The undersized Joakim Ryan was a workhorse all season for Cornell University, and in many ways was their most important player on the ice. He played in all situations, and found ways to compensate for his lack of size in the defensive zone by using an active stick, and using strong positioning to subdue bigger and stronger opponents. Ryan’s biggest strength is when he has the puck on the power play. He can drastically improve a team’s man advantage as seen this season when he returned from injury. After completing a solid, albeit understated, collegiate career, Ryan earned a professional contract with the Sharks. In limited play with the Worcester Sharks (which next year will be the San Jose Barracuda), Ryan has looked good at times, but size continues to be a hurdle he will have to overcome.

Europe

Nikolay Goldobin, RW, HIFK (Liiga)
Drafted 1st round, 27th overall, 2014

Goldobin made huge strides this season while playing for HIFK of the Finnish Liiga. The young Russian forward had the highest points per game average among players under 20 with his 21 points in 38 games, and was an integral part of his team, playing on the top line. While the defensive side of his game still leaves a lot to be desired, the improvements he has made have made him a better player. After a strong postseason with HIFK, Goldobin was re-assigned by the Sharks to Worcester, where he has mirrored his season in Finland. That is, he creates opportunities to score…on both sides of the ice. Goldobin’s play in the AHL might indicate that he isn’t quite ready for primetime, and another year of seasoning might just be the best route of development. But don’t be surprised if he earns a spot on the Sharks next season due to the Doug Wilson’s aggressive approach to developing his higher-tier prospects.

Fredrik Bergvik, G, Frolunda J20 (SuperElit)
Drafted 5th round, 117th overall, 2013

Bergvik has the talent to become a starting goaltender in the SHL and perhaps even in the NHL one day, however opportunities have been limited to really test his mettle. Forced to continue his development in the SuperElit League despite little left to prove at that level, Bergvik turned in another respectable season for the Frolunda J20 team. Despite a rather lackluster defensive squad playing in front of him, Bergvik had a 2.34 goals against average and a .912 save percentage: an improvement over last year’s numbers.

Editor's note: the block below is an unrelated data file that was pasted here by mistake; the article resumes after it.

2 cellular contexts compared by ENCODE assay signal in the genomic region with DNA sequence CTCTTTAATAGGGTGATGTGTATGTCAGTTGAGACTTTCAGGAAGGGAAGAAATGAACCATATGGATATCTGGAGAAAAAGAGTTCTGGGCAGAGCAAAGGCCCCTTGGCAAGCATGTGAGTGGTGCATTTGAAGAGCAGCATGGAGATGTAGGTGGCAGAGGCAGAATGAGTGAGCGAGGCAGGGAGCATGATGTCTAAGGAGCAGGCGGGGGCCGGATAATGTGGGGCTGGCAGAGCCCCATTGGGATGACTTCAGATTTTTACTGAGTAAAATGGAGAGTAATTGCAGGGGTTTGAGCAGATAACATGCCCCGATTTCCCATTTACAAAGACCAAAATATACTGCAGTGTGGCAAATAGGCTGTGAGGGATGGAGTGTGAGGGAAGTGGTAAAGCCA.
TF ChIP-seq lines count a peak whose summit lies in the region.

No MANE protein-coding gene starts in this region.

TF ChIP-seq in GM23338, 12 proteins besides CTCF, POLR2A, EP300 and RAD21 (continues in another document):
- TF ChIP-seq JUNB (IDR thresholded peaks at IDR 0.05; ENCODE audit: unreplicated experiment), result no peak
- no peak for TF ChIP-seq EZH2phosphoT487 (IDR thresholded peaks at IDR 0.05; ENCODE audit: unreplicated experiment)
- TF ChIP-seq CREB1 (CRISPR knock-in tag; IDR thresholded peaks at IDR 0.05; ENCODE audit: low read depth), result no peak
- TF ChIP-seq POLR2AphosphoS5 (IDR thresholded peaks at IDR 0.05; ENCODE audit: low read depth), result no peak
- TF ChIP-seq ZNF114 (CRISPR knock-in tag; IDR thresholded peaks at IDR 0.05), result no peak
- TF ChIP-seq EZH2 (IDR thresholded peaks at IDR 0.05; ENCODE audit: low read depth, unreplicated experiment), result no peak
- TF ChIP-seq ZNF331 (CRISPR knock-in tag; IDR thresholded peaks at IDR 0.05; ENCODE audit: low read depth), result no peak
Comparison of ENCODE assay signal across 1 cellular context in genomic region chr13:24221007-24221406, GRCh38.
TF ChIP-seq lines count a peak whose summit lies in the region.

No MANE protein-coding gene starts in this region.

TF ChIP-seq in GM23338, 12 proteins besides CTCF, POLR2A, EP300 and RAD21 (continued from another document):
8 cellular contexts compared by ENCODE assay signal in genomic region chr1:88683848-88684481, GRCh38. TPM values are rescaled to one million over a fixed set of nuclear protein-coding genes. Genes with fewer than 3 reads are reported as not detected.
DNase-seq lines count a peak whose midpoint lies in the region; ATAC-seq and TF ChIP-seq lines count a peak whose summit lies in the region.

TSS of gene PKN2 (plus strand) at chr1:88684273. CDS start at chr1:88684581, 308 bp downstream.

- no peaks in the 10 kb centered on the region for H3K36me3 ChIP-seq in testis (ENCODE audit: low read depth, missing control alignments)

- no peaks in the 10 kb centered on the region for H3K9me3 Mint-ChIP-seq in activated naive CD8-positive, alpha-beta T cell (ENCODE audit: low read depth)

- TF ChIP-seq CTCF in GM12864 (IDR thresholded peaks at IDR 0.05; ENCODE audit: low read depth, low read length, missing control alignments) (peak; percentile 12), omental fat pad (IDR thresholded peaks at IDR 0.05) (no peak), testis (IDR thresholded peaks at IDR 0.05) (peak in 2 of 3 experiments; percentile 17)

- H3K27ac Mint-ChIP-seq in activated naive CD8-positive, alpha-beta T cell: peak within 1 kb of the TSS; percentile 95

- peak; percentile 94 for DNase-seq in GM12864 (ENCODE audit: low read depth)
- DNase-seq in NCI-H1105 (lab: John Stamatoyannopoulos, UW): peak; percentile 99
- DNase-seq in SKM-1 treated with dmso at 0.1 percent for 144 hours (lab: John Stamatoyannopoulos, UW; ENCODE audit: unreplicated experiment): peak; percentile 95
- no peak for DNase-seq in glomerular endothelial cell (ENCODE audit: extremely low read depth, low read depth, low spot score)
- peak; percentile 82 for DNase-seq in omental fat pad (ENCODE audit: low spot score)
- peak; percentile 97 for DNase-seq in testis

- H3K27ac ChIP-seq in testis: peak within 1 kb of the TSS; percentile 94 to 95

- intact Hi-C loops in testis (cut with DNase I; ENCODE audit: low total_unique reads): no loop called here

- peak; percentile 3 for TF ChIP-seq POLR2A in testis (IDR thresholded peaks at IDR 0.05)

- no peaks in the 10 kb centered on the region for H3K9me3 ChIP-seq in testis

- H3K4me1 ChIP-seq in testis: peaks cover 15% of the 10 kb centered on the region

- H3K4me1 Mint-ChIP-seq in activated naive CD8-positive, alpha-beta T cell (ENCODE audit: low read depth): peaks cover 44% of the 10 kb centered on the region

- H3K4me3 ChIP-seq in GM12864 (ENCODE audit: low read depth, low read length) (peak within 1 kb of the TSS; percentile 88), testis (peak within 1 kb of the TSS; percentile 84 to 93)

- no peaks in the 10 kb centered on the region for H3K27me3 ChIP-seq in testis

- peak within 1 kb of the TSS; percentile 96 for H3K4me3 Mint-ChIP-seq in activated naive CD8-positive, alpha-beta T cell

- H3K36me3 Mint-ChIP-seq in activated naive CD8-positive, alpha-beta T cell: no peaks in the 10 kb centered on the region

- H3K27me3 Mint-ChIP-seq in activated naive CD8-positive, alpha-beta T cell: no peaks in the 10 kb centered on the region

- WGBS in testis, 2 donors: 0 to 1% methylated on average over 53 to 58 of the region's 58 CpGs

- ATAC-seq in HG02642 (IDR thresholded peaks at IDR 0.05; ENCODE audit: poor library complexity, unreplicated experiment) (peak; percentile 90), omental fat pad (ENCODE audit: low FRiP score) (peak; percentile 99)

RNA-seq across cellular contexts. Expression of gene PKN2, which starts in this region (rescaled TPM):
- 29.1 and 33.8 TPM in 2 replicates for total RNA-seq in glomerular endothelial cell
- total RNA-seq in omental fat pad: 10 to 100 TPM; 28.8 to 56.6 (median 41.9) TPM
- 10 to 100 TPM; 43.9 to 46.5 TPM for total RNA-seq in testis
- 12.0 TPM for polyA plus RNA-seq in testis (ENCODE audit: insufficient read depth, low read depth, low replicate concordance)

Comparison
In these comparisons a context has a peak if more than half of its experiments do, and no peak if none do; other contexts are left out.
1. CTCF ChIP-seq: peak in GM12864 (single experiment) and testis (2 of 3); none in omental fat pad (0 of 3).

Due to the lack of opportunities in Sweden, and the addition of Aaron Dell in Worcester as Troy Grosenick’s backup, Bergvik could find his development continued to be stunted next season.

Emil Galimov, RW/LW, Lokomotiv Yaroslavl (KHL)
Drafted 7th round, 207th overall, 2013

Galimov finished the year strong, collecting a KHL career-high nine goals, despite being limited in his opportunities on the ice. Yaroslavl seems committed to its veterans, and Galimov, while talented, is only getting 13 minutes a game on the third line. The lack of opportunity has been noticeably frustrating, especially when Galimov at times looks like one of the best forwards on the team. The politics of favoring elder players might just push Galimov out of the KHL come 2017 when his contract expires. The two-way Russian has the toolkit on both sides of the ice to be a productive player.

Prospect of the Month
Chris Tierney - San Jose Sharks
Chris Tierney was one of the hottest NHL rookies in the final month of the season. In his final 18 games of the year, Tierney registered 5 goals and 9 assists for 14 points, and quickly established himself as a force centering San Jose’s third line. The coaching staff’s trust in the young two-way forward’s game was made evident when Tierney began getting big shifts late in games, even on the power play.